The starting point: A model of a Figure.

How to model a humanoid figure will be not the subject of these pages. There are a number of excellent modelling tutorials out there, the one I like best and use as a reference for all my figures is the one from Arild Wiro.

I will use my female Dwarf figure for this example, of course modelled in Wings3d.

The Pose

The poser standard pose is with the arms straight out and the legs straight down. If you want your figure to utilize poses made for other poser figures, you should stick to this pose.

I find it hard to work with a model with the legs straight down and personally don't use ready made poses much, so I build my model with the legs spread a bit. I also find it a bit easier to set up the poser joints from this pose. But if I decide to use the standard pose, I can easily do so later.

The forearms should be rotated so that the hands are in a horizontal position.

The face

One of the best things about custom figures is the ability to make expression morphs that really work. Expressions are unique to a face, they will never be really good on the usually, generic poser figures.

The face should be modelled with the expressions in mind, try for an edge flow along the line of movements in the face.

I model a mostly neutral expression with the mouth open a bit, that makes morphing easier. The figure I use here as an example has a face mesh with a relative low density, for a very expressive face some more edge loops would be better. She is supposed to be quit young; older people develop more ceases when the face muscles move. An older face would definitely need some more edges, especially on the forehead and on the cheeks.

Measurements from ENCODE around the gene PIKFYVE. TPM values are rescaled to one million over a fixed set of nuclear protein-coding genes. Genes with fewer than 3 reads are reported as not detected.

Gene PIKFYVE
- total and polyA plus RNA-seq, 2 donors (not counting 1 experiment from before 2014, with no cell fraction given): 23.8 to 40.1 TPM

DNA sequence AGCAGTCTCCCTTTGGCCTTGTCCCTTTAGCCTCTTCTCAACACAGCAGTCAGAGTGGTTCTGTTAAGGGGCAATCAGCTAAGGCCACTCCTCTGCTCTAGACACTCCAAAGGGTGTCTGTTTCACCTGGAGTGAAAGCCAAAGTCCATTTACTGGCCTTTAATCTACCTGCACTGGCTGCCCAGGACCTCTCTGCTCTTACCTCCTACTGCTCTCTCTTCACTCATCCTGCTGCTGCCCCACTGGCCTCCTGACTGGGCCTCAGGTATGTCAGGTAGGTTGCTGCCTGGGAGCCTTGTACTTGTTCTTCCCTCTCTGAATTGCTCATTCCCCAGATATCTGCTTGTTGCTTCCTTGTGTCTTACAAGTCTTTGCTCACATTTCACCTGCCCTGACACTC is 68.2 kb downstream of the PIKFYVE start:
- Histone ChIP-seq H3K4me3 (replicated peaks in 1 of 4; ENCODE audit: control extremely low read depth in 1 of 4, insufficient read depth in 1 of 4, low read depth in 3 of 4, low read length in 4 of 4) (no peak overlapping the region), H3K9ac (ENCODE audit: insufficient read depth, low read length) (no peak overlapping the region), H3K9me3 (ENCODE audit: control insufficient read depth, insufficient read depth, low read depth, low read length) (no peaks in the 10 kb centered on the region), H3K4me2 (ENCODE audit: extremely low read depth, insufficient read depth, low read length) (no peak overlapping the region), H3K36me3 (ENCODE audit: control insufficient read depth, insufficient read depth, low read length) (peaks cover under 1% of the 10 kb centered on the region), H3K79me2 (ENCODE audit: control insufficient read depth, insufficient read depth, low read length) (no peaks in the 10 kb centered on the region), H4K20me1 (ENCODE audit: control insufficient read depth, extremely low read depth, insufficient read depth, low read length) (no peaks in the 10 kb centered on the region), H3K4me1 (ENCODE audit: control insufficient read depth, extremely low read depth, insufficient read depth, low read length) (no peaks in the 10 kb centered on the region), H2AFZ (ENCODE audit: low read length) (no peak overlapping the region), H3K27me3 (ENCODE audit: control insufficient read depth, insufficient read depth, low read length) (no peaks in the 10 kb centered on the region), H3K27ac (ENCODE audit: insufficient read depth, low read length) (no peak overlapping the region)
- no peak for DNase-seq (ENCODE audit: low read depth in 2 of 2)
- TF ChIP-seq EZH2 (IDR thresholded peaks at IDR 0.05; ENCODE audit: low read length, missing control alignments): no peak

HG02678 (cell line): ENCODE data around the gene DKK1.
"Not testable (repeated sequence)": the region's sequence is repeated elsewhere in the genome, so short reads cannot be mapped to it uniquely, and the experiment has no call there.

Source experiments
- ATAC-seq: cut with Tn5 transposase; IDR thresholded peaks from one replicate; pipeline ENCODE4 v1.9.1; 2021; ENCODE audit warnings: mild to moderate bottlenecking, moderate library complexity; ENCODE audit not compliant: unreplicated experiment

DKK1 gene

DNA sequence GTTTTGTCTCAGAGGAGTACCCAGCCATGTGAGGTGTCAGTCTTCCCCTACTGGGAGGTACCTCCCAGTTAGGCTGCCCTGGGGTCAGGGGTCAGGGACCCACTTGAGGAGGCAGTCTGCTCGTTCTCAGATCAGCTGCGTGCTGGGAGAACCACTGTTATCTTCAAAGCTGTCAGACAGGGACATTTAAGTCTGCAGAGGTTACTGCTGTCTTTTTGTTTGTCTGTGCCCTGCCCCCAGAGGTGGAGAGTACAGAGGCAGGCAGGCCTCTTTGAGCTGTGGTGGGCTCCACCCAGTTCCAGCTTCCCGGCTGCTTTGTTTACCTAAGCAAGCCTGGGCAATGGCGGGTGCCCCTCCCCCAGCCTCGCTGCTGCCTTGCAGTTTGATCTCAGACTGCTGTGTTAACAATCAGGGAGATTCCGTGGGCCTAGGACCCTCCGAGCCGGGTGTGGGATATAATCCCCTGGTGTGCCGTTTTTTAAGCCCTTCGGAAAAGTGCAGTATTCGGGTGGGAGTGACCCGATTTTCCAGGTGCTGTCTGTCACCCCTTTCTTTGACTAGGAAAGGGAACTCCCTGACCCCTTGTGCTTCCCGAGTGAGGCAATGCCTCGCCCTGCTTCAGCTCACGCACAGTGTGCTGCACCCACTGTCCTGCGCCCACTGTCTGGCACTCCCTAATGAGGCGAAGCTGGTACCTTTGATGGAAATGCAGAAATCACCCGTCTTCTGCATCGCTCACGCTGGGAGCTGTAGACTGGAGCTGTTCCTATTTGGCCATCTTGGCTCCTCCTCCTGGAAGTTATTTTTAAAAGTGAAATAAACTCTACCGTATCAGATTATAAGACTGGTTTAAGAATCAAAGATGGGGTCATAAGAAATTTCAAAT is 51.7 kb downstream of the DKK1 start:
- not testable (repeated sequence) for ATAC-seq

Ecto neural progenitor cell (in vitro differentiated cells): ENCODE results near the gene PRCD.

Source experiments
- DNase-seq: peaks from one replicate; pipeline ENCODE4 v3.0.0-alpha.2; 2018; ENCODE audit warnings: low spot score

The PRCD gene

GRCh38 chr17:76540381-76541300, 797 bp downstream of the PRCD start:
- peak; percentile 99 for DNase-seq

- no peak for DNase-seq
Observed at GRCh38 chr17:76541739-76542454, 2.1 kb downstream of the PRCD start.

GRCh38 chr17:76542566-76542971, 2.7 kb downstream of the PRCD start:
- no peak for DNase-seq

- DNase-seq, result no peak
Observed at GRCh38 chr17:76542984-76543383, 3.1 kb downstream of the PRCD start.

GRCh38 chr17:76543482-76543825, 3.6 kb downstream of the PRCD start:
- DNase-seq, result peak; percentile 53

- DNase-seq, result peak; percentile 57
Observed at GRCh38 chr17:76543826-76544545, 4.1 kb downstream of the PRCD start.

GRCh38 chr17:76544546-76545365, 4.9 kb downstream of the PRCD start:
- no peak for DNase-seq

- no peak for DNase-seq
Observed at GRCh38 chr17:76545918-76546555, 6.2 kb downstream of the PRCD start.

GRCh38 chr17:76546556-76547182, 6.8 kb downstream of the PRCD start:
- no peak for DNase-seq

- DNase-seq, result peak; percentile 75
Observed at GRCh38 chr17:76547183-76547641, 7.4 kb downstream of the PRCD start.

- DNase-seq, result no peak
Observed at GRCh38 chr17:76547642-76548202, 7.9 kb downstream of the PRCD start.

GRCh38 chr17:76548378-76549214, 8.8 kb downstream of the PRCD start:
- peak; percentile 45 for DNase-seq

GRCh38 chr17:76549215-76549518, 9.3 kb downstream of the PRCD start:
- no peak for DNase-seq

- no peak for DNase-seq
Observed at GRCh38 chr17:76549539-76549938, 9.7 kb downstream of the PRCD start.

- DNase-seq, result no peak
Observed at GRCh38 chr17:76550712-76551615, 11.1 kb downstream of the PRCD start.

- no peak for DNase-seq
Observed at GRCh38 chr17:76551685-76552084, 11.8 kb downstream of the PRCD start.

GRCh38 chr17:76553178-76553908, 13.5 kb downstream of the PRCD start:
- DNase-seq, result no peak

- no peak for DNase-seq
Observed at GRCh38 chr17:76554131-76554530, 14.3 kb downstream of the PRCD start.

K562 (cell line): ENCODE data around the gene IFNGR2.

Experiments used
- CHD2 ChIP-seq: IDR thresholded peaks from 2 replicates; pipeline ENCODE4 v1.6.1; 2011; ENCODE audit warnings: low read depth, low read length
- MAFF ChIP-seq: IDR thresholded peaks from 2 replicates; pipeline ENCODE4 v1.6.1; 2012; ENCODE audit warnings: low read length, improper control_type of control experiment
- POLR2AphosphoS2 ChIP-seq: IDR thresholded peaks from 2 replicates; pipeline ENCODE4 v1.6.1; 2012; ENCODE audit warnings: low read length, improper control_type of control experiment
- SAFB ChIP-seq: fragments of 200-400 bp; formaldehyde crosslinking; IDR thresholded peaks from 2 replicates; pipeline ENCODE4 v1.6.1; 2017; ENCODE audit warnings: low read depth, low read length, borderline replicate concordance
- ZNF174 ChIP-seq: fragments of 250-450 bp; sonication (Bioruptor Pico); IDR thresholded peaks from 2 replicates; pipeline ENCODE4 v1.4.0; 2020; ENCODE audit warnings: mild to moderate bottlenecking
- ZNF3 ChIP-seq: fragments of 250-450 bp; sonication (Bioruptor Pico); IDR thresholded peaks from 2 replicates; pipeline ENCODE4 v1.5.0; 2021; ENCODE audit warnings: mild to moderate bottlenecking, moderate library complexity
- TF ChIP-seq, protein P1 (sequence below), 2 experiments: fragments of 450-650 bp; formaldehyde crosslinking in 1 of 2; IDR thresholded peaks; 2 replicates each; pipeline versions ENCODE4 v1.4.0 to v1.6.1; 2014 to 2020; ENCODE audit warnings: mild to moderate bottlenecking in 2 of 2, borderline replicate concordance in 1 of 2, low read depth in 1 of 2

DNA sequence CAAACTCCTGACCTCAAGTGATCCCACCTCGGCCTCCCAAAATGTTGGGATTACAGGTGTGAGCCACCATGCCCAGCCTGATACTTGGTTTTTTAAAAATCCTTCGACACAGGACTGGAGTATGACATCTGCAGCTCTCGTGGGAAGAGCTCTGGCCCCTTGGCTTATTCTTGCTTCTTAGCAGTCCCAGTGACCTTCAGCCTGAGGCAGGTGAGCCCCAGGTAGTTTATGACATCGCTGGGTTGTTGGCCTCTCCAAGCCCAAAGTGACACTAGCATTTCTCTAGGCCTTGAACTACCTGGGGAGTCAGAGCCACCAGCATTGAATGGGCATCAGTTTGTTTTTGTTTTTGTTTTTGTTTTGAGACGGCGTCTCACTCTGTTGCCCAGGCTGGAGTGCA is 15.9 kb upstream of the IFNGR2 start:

I will cover the creation of the morphs in a later chapter of this tutorial.

Modelling concerns

But there a number of things to look out for if you plan to make a figure ready for poser using the methods from this tutorial. The starting point is an unsmoothed, symmetrical figure. Working with an unsmoothed figure will make UV-Mapping and morphing much easier, we will smooth later.

For building the morphs, it will be important that the mirror plane has the x position of exactly 0. Check for that by selecting an edge on the central edge loop and read out the x position. If it is not 0, move your model in body mode for this amount (use tab for numerical input) but in the opposite direction.

I usually do specialized figures that are not meant to be morphed in totally different forms. For such figures I usually aim for a unsmoothed polycount of about 7000 to 10000, giving a final polycount in the 30000 to 40000 range after smoothing. That is enough for good bending; nice expression morphs and looks good in Poser 6 (or 5) with polygon smoothing.

Modelling for bending

To get good bends in poser, a few things about the mesh are important. The most critical parts are the shoulders, the crotch and the first finger joints.

Poser hates long thin polygons, so try to get the faces at the joints as square as possible. In my experience, anything that is much more than two or three times longer than wide is problematic.

The size of the faces should be reasonable uniform around one join, avoid bordering big faces to small ones. When in doubt, add some edges to cut the big polygons up.

For the crotch, it is important to have at least two rows of polygons between the legs.

The hands should have enough polygons to separate the fingers.

When I am satisfied with a model, I move forward to UV-Mapping.